The practice of wearing rings on the left hand is rooted in superstition that says that there is a vein that goes from the left hand directly to the heart. This medieval superstition, like many others, was brought to America from Western Europe no doubt. Unfortunately, too many people today just follow what the majority in society do without truly understanding its meaning. Hopefully, with education and faith we will maintain the richness and meaningfulness of the Orthodox faith.
Post # 8
I got this from the polish wikipedia http://pl.wikipedia.org/wiki/Obr%C4%85czka_%C5%9Blubna
The wedding ring is worn on the right hand in those countries: Poland, Chile, Greece, Spain, India, Germany, Norway, Austria…
The ring is worn on the left hand in the following countries: Brasil, France, Ireland, Canada, Mexico, Slowenia, Sweden, USA, UK, Italy…
I live in Germany and I will keep my Engagement Ring on the left hand and put my wedding ring on the right.
But why is it worn on left or right hand? I found this explanation:
The right side is considered as the “good” side – you say something is “right”, it’s positive. (upright, righteous)
The left hand is the one that is closer to your heart.
Post # 9
It depends on the individual. I know a handful of older people from Eastern Europe (Germany, Czech Republic, etc) who are all married and they wear wedding rings on the left hand the same as anyone else. They have also mentioned that they are not the only ones they know in those who do so.
Post # 10
I think it really mainly depends on where you live as opposed to where you are from because most people want to follow customs that people around them will recognise.
Post # 11
I’m Canadian (Scottish-German background), but I’m an Orthodox Christian. A lot of Orthodox people I know (including converts like me), wear their engagement ring on one finger and wedding band on the other so that people from both the North American and Orthodox (often Eastern European) social circles, don’t get confused. I think I will probably keep my engagement ring on my left hand since I am now quite used to it being there, and my wedding band on my ring hand.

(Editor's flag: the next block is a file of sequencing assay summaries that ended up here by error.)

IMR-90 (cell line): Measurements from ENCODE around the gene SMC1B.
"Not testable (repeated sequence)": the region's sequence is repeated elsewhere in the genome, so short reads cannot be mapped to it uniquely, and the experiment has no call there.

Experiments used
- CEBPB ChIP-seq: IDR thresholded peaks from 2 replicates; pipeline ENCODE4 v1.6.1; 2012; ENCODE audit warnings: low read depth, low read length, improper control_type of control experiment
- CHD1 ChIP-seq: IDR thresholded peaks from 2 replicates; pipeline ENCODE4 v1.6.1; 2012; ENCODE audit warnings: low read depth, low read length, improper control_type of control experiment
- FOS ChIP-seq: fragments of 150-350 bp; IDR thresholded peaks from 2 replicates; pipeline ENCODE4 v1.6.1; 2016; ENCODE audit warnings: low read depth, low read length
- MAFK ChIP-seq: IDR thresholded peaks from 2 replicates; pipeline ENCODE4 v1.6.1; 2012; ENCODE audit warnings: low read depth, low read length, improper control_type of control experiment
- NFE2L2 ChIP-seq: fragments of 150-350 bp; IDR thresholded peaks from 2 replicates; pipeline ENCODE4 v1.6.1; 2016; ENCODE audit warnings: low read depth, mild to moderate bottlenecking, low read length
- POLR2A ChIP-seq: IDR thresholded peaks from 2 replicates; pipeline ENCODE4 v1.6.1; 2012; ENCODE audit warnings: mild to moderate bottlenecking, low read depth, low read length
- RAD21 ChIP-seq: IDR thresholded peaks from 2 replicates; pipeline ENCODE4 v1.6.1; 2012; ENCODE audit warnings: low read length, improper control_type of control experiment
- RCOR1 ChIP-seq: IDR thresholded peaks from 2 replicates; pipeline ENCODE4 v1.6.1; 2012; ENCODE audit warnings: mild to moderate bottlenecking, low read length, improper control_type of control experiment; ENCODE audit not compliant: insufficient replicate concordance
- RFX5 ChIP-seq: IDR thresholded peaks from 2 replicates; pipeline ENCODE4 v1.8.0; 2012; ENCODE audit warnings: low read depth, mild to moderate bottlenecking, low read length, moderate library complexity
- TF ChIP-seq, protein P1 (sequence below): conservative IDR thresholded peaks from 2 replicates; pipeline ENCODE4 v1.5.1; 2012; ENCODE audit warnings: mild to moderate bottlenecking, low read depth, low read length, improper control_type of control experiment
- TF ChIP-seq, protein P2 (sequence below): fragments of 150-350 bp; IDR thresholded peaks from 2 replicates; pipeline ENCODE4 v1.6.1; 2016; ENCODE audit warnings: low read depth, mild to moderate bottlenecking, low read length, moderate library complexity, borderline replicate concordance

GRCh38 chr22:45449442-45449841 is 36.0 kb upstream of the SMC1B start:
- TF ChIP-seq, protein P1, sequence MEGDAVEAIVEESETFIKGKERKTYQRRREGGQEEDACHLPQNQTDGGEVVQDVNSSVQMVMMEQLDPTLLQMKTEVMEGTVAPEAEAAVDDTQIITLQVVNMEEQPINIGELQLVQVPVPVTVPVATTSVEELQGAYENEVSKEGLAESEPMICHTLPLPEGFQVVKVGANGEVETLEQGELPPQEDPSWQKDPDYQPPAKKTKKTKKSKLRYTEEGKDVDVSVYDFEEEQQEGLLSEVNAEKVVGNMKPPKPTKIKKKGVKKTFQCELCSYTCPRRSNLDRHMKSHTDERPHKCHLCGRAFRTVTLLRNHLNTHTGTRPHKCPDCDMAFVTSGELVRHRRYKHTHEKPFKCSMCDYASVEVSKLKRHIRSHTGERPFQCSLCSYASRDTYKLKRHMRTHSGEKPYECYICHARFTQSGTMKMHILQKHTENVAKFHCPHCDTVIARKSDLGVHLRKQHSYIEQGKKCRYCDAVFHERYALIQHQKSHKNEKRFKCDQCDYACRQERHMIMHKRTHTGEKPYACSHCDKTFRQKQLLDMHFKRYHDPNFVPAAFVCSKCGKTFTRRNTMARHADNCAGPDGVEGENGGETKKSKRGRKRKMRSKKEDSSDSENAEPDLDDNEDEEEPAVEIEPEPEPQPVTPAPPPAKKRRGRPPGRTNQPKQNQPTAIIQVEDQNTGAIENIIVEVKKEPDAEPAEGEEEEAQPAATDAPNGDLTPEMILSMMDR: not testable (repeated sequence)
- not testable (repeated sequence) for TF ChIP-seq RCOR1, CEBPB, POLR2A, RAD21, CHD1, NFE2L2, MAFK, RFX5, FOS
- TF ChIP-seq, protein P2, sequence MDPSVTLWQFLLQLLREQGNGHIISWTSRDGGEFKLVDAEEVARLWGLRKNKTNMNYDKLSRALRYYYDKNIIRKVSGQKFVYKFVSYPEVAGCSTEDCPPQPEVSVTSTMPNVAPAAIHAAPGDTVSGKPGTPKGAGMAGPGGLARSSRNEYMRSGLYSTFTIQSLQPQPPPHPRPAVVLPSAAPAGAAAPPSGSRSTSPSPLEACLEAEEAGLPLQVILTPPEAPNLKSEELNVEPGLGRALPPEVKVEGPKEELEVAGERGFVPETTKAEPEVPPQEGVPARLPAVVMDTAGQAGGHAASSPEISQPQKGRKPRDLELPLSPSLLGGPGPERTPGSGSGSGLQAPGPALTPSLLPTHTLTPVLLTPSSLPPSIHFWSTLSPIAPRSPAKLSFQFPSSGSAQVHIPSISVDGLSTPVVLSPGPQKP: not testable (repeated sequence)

Post # 12
Not sure Eastern Europe. In Turkey where I’m from, the engagement ring goes on the right hand, but gets moved to the left hand after marriage.
Post # 13
My Fiance is Greek Orthodox and the tradition is to wear the engagement ring on the left hand and when you are married both wear their rings on the right hand. I am Roman Catholic and so I am used to seeing married couples wear their rings on their left hands.
I think it is personal preference just make sure you both agree on the same hand. I asked my fiance if he minds wearing his ring on the LH, because the RH usually means you are widowed. I am sure his mom would prefer we stay traditional but she will have to get over it.
Post # 14
I’m originally from Belarus and have lots of friends and family from Belarus, Russia, Ukrain, Moldova, and Poland and they all weird their ring on the right hand if they we married in those countries. The younger people who got married here in the US follow the US custom of wearing it on the left.
I”ll be wearing mine on the left 🙂
Post # 15
I dont know about the Eastern Europeans, but Ive had a few friends asked me if I was alreday married because the ring in on the left hand already. Its apparently just old tradition to wear the engagement ring on your right hand, and move it over to the left once you are officially married.
Post # 16
Msshell, it is very considerate of you to incorporate right hand ring tradition! For me this aspect is decided by my surroundings: getting married in the US to an American means I will wear ring on my left hand. But when I go home, which is Russia, I am going to switch (or get a wedding band and leave my e-ring here) to right hand. I think this way it is clear you are married,and you dont have to explain same thing all the time :).